Equally interesting has been listening in on those attempting to make the delicate case for McGregor this week, and on that front nobody has come within a country mile to former boxer Chris Eubank Sr. Dressed in a black short-sleeved shirt with a bow tie, the 51-year-old Eubank gave an awe-inspiring speech to The MMA Hour, reciting — from memory — “A Warrior’s Code,” and later Rudyard Kipling’s entire poem “If,” (the one that advises, “if you can meet with Triumph and Disaster, and treat those two imposters just the same …”). If that weren’t enough, he also compared McGregor to Invictus, and Mayweather to the chess grandmaster Kasparov. Invictus, he said, simply can’t play chess on Saturday night.
So how does McGregor do it? “Madness,” said Eubank. Of course! Madness. Conor must lose his shit a little bit in there on Saturday night, to be as “maniacal” as Steve Collins, the possessed man who beat him in a rematch in Cork back in 1995. It tells you everything you need to know about this fight that Eubank — who speaks with a parlor elegance that leaves his s’s running straight for the decanters — came off like the rational one. Or in any case, Eubank’s path to a McGregor victory was far more satisfying than any of the boozy ideas down on the Strip, where people keep saying things like, “I wonder if he’ll kick him? Hope so!” I had a cab driver who insisted McGregor would throw a spinning punch, even when I told him that the heavy penalties for illegal moves in his contract would surely prevent him from doing so.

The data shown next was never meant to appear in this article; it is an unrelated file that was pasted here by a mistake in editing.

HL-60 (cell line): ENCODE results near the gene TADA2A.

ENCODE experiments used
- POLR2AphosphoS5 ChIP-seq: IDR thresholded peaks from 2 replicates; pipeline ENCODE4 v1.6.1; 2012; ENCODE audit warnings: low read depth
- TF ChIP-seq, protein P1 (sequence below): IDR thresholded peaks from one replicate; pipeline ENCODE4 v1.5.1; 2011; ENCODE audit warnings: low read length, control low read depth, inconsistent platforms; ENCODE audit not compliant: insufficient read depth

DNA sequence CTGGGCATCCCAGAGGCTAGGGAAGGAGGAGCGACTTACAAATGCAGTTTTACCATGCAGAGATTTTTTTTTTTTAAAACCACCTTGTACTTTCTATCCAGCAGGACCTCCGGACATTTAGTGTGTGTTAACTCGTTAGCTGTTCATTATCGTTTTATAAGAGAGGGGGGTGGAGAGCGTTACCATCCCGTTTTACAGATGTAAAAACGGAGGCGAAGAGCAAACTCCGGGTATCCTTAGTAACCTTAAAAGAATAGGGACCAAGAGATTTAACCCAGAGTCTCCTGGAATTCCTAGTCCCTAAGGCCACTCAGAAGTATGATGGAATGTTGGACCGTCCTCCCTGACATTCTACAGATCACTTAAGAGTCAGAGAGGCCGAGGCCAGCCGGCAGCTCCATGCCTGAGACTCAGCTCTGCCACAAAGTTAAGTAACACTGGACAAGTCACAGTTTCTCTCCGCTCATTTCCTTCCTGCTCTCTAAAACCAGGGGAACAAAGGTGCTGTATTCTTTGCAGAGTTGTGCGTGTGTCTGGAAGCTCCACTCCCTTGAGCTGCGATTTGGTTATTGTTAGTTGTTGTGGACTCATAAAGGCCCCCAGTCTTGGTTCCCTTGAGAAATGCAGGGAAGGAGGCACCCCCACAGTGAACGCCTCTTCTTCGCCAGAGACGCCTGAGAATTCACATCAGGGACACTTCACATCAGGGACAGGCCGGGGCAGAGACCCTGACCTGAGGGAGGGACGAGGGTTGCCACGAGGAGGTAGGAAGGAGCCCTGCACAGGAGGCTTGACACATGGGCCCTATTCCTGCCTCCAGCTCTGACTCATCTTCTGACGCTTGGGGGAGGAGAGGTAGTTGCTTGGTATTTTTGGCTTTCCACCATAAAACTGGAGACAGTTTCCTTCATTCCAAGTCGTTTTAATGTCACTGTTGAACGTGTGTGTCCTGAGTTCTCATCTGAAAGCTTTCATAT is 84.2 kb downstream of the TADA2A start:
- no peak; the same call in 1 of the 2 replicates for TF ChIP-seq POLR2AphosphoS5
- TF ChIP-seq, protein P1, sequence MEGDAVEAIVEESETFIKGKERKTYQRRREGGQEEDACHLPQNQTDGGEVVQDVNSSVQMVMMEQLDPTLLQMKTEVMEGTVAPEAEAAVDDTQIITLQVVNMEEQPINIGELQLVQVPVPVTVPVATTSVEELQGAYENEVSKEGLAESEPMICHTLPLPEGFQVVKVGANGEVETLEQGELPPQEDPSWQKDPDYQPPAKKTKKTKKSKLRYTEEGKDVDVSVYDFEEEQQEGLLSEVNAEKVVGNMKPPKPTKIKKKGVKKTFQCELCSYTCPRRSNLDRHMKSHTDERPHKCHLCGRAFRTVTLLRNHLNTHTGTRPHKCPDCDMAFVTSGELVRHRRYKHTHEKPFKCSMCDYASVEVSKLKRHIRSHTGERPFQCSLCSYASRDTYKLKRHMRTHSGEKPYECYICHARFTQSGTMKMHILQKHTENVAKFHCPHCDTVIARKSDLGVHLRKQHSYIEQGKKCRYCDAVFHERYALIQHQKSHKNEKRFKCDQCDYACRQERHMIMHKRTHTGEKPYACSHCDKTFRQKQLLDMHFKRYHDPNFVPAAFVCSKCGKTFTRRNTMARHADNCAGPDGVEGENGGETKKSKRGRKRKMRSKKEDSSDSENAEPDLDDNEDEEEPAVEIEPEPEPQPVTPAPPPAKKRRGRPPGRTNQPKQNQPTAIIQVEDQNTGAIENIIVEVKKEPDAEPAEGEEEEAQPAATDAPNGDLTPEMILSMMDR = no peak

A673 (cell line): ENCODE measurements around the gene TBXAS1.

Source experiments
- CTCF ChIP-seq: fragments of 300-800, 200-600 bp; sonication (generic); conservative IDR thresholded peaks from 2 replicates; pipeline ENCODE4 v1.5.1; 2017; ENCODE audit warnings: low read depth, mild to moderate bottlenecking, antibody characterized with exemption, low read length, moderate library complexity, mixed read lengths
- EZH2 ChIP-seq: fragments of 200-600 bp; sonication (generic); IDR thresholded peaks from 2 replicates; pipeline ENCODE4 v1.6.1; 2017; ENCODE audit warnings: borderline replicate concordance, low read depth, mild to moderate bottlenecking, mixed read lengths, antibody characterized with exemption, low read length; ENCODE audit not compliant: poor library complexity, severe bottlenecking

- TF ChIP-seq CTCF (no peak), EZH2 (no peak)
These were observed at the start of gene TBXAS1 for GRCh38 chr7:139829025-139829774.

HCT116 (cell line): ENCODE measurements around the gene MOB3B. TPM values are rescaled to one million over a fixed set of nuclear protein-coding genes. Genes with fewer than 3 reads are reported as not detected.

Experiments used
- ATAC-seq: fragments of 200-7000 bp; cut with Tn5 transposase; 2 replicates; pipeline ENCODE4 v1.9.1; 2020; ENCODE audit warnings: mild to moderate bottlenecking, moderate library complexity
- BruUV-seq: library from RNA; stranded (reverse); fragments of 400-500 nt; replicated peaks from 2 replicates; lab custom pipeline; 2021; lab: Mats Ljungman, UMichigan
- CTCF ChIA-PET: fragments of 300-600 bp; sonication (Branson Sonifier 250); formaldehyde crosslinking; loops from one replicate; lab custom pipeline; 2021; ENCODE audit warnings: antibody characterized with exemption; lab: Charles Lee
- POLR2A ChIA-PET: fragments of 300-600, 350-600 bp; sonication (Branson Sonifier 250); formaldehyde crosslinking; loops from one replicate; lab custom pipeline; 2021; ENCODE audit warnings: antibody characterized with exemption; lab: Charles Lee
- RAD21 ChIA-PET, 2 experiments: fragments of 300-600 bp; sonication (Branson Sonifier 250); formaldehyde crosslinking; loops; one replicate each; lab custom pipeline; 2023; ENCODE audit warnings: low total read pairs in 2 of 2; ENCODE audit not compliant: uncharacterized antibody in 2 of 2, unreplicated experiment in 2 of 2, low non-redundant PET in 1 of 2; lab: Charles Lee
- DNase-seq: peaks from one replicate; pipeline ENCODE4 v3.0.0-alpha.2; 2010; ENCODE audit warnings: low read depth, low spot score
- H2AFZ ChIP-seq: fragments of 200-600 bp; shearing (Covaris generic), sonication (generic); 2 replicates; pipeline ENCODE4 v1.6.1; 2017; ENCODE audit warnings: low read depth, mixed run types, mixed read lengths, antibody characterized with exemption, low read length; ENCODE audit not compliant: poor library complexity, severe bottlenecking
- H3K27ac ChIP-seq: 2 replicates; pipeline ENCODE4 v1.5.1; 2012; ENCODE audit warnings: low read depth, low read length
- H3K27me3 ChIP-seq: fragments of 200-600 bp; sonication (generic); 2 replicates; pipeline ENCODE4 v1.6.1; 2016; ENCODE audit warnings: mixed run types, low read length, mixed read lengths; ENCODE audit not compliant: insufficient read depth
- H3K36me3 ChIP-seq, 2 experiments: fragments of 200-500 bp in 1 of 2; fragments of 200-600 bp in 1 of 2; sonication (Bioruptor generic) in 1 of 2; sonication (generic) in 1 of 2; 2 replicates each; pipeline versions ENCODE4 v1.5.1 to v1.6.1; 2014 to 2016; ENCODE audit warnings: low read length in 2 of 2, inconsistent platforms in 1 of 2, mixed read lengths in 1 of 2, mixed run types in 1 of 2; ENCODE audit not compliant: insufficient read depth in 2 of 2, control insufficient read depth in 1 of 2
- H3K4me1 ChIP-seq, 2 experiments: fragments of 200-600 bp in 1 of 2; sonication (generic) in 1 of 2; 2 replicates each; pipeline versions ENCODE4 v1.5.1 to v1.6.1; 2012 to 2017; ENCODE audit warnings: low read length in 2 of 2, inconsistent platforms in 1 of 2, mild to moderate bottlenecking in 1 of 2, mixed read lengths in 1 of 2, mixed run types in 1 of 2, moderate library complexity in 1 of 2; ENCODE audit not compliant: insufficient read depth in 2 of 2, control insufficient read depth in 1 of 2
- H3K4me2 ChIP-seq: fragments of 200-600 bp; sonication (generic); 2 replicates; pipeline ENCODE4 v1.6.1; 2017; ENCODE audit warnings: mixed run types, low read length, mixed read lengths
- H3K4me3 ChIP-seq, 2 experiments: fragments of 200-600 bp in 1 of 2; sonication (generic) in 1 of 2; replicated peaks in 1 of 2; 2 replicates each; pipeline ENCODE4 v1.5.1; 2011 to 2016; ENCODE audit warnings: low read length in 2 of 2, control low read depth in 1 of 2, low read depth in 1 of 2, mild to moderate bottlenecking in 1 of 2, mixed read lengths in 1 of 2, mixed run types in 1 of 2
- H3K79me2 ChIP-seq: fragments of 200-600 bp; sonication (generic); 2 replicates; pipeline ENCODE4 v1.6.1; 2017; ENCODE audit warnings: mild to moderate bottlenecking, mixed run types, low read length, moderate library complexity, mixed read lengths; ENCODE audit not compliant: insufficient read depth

Such is the range of opinions for Conor McGregor’s fight with Floyd Mayweather. It’s a fight that closed in quicker than anyone can get their heads around. The boxing people, the MMA people, the national media, the tabloidists — nobody truly knows what’s going on. Nothing makes sense beyond the hunch. Even The New York Times published a piece on Friday — two days before the fight — centered on ringside physicians worrying about McGregor’s well being. The Nevada Athletic Commission is sanctioning a bout between a UFC champion with no boxing record against its cash cow, “Money” Mayweather? There’s a lot that’s glaring about that, as well as the switch to 8-ounce gloves, which is an odd exception to make for a commission put in place to regulate safety.
In other words, even the bureaucrats are caught up in the McGregor-Mayweather circus.
One thing that everyone seems to agree on is that the fight is something with blob-like immensity, a sporting vortex of sorts that can carry every kind of emotion, and twirl around every kind of onlooker. Even those people who just happen to be in town during the same weekend that the fight is happening, like poor Isiah Thomas, the NBA Hall of Famer in Vegas for the Big3 finals (which also take place on Saturday).